After rereading the bid package, prepare a plan for how you will build your proposal. Each section of a proposal has detailed requirements. Begin your outline by listing each of these sections with the relevant requirements underneath.
After each requirement, create bullet points that address how you will fulfill them. For example, if you need to provide a list of references, create a bulleted list of some of your best customers, and your plan for contacting each one.
Once you have a solid outline, you can do the more detailed work of writing each section. This process ensures you are answering all the relevant questions.
Pricing your bid can be tricky. A good starting point is to reread the Scope of Work to make sure your price reflects the work you will need to do. Past contracts from similar work can provide a benchmark for what you should charge.
The most important consideration for a small business is whether or not you can afford to complete the work. If you can’t make money from the contract and still stay competitive, you should consider passing on the bid.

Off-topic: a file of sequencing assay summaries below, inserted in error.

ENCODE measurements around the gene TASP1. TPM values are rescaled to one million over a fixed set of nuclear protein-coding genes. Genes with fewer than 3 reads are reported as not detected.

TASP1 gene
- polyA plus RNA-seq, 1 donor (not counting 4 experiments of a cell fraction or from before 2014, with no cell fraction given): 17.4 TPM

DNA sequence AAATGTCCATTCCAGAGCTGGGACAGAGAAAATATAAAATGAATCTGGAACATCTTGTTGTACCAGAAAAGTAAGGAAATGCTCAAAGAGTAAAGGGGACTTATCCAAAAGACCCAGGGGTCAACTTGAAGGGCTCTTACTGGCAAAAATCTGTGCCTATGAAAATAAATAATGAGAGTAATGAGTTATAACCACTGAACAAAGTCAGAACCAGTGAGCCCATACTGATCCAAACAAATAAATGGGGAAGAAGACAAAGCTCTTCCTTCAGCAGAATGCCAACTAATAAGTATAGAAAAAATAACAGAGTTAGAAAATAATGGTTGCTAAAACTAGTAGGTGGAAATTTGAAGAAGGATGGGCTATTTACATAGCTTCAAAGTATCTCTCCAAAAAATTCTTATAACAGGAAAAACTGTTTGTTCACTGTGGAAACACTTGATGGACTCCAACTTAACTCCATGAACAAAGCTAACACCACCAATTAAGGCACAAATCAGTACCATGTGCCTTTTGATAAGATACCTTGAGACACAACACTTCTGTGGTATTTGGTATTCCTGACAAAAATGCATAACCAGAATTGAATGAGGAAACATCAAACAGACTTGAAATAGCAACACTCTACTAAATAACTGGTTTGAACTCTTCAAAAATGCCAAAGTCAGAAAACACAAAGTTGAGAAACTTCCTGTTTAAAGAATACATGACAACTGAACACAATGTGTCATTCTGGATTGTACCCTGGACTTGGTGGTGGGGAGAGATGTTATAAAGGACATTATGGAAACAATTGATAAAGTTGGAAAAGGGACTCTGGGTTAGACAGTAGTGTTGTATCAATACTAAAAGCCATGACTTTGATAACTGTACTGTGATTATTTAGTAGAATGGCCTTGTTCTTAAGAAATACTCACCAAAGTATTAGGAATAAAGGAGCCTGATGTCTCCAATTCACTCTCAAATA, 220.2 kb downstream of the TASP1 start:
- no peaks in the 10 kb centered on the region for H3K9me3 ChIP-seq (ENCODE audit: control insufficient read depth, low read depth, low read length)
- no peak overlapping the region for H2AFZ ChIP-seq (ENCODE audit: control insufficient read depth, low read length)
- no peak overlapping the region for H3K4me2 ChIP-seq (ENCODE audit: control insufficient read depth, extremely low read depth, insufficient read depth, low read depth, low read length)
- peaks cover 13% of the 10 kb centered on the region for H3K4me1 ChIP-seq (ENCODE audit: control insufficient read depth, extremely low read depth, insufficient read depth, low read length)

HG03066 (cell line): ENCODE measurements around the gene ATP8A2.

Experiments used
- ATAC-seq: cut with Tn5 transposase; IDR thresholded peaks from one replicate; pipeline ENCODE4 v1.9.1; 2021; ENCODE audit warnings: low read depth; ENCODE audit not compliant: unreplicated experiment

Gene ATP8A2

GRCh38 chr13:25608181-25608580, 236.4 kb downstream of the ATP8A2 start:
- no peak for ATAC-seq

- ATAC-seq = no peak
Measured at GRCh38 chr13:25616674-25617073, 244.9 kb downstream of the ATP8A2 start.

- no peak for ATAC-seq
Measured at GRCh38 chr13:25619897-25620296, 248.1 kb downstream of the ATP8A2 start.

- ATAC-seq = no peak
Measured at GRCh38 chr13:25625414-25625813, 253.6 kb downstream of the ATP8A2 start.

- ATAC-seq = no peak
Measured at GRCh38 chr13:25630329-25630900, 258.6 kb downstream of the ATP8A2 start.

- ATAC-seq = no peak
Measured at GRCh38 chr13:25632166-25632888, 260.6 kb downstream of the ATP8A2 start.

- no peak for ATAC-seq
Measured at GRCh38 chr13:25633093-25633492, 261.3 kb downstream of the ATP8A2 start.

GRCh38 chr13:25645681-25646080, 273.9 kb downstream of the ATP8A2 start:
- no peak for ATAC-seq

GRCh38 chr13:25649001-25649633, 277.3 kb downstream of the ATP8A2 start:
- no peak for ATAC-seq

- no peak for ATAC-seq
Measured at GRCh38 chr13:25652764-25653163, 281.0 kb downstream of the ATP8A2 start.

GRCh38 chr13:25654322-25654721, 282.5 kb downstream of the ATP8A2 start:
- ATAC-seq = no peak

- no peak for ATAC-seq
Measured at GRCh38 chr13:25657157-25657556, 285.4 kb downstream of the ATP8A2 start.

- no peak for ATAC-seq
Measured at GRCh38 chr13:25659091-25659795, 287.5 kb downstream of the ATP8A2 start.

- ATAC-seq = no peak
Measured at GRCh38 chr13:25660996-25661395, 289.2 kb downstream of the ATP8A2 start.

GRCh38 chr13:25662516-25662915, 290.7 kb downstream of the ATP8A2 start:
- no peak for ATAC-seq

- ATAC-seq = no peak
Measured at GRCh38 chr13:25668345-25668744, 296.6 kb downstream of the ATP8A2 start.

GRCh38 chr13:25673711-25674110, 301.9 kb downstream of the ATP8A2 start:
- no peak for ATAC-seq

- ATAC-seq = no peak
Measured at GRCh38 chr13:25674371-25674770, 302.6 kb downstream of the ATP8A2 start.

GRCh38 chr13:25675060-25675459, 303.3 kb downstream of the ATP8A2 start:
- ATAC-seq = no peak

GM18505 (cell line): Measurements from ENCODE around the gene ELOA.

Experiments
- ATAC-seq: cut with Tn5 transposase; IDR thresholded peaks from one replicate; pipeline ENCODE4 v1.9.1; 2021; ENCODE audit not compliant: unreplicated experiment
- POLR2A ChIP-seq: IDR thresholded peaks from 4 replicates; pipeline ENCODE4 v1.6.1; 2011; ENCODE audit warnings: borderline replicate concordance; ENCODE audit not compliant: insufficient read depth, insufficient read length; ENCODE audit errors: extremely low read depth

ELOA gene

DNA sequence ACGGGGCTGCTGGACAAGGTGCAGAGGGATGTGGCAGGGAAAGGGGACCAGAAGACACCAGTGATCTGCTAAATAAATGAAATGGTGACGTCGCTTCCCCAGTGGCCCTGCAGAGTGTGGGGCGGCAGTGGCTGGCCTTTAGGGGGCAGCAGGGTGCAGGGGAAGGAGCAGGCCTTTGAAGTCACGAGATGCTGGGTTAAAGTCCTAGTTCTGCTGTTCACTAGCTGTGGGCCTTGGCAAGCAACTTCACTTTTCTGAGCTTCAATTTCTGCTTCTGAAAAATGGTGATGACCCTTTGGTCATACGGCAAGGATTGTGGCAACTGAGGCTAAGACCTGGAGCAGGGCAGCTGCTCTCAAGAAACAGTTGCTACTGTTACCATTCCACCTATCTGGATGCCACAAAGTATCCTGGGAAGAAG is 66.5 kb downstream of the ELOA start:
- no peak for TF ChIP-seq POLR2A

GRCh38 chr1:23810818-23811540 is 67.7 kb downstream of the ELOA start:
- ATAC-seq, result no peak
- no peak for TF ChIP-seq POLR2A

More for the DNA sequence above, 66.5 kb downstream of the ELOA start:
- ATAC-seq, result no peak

If you are required to provide equipment or materials, make sure you have a good relationship with a supplier. The City will often want to see evidence of this relationship, so you should consider listing your supplier as a reference.
It’s finally time to submit your bid! Before your submission, create a checklist of all requirements, and have a fresh pair of eyes review your proposal for mistakes or missing information.
You should subject your proposal to several rounds of edits before you submit. Pay particular attention to spelling, grammar and comprehension, as small errors may detract from your hard work.
Ensure that your final proposal meets the submission requirements and that you have a plan to submit your proposal, either in-person or by mail.
Be sure to request either a written or verbal confirmation of receipt when you submit your bid.